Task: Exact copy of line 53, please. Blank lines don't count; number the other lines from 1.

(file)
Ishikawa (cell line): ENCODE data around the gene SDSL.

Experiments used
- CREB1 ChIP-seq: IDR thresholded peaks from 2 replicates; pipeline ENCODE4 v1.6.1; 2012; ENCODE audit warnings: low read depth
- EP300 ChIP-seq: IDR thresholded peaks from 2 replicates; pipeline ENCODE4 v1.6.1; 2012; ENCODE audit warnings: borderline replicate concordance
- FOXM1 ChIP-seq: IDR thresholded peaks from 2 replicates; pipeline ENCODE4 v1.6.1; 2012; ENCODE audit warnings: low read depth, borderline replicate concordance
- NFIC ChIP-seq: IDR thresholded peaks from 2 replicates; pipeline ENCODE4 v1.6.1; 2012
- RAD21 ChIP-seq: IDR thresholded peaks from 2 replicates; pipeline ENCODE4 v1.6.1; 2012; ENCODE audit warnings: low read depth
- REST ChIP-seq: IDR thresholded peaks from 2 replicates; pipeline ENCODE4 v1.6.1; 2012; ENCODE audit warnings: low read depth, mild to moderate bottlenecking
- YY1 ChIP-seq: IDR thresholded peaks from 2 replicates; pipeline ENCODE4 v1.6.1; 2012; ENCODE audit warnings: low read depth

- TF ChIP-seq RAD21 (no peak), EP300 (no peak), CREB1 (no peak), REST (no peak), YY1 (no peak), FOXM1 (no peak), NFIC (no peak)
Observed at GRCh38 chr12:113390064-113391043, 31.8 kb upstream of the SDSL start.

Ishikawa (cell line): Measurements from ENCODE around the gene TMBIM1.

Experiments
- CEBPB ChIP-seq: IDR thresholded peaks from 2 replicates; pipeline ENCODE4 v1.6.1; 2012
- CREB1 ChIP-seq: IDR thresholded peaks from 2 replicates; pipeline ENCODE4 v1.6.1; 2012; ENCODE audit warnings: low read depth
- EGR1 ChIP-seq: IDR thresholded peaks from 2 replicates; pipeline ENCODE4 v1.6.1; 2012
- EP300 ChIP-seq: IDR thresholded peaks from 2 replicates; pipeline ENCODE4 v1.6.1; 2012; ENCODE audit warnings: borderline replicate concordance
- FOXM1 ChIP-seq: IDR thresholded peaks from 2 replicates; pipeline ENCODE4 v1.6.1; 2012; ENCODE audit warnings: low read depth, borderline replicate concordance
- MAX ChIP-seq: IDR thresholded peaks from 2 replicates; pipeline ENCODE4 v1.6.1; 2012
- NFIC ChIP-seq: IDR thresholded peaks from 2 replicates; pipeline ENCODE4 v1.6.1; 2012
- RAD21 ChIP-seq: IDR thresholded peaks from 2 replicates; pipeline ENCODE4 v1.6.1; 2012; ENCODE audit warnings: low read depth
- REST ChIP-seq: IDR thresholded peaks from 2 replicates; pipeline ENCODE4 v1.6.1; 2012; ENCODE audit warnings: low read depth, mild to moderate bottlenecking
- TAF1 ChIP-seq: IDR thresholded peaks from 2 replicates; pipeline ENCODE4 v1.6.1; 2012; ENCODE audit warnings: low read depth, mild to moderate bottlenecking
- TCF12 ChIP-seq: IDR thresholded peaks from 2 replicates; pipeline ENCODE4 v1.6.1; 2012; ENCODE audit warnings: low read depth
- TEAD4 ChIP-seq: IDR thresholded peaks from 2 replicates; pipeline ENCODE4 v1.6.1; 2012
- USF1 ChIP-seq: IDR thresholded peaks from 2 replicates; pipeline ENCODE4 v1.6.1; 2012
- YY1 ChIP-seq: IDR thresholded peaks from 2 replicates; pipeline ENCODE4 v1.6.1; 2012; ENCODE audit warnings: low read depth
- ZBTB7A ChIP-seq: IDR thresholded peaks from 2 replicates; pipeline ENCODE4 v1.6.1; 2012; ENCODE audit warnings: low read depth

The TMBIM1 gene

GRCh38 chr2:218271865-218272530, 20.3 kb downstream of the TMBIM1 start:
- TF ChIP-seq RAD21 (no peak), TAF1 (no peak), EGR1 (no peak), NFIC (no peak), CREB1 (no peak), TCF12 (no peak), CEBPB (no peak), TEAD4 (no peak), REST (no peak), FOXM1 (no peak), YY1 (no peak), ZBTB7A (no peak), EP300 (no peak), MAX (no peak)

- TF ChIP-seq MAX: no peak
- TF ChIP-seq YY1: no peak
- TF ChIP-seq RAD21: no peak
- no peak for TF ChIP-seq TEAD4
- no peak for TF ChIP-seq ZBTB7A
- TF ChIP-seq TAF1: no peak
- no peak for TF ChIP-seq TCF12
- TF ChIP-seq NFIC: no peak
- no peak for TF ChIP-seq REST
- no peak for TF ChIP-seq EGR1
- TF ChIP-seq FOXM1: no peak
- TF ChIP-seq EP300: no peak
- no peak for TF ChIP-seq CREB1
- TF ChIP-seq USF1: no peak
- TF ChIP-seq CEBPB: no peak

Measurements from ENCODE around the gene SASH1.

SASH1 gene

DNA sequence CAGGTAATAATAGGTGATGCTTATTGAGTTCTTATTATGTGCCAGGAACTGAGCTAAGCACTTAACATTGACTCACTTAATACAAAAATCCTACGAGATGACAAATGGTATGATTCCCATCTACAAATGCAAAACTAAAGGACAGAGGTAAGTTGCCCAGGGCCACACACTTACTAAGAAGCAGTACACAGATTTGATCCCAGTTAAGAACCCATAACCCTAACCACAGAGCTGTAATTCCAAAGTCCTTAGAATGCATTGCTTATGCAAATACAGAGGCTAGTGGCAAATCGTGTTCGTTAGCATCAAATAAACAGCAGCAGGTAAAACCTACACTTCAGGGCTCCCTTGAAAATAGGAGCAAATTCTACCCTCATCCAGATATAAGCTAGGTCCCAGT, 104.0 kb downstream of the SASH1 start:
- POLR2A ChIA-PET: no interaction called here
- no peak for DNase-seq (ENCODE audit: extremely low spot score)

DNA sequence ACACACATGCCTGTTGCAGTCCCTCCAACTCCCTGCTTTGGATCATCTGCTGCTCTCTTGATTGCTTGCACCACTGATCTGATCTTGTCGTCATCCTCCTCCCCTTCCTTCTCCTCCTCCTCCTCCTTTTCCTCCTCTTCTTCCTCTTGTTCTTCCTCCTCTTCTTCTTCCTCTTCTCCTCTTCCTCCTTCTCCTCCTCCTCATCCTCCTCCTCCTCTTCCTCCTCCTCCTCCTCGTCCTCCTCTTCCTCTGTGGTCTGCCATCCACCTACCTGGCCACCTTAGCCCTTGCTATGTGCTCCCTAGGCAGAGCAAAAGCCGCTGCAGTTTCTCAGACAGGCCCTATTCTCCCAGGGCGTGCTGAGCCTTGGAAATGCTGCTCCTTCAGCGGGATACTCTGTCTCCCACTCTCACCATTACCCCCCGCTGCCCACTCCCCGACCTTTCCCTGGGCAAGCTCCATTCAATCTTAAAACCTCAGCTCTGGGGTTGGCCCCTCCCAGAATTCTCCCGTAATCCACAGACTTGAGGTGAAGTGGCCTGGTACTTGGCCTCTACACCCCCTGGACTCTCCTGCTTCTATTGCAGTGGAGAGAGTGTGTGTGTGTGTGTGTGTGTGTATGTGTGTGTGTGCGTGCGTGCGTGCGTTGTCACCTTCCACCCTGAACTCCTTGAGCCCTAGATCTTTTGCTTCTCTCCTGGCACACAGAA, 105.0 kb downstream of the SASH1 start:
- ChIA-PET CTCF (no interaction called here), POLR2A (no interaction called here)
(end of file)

- ChIA-PET CTCF (no interaction called here), POLR2A (no interaction called here)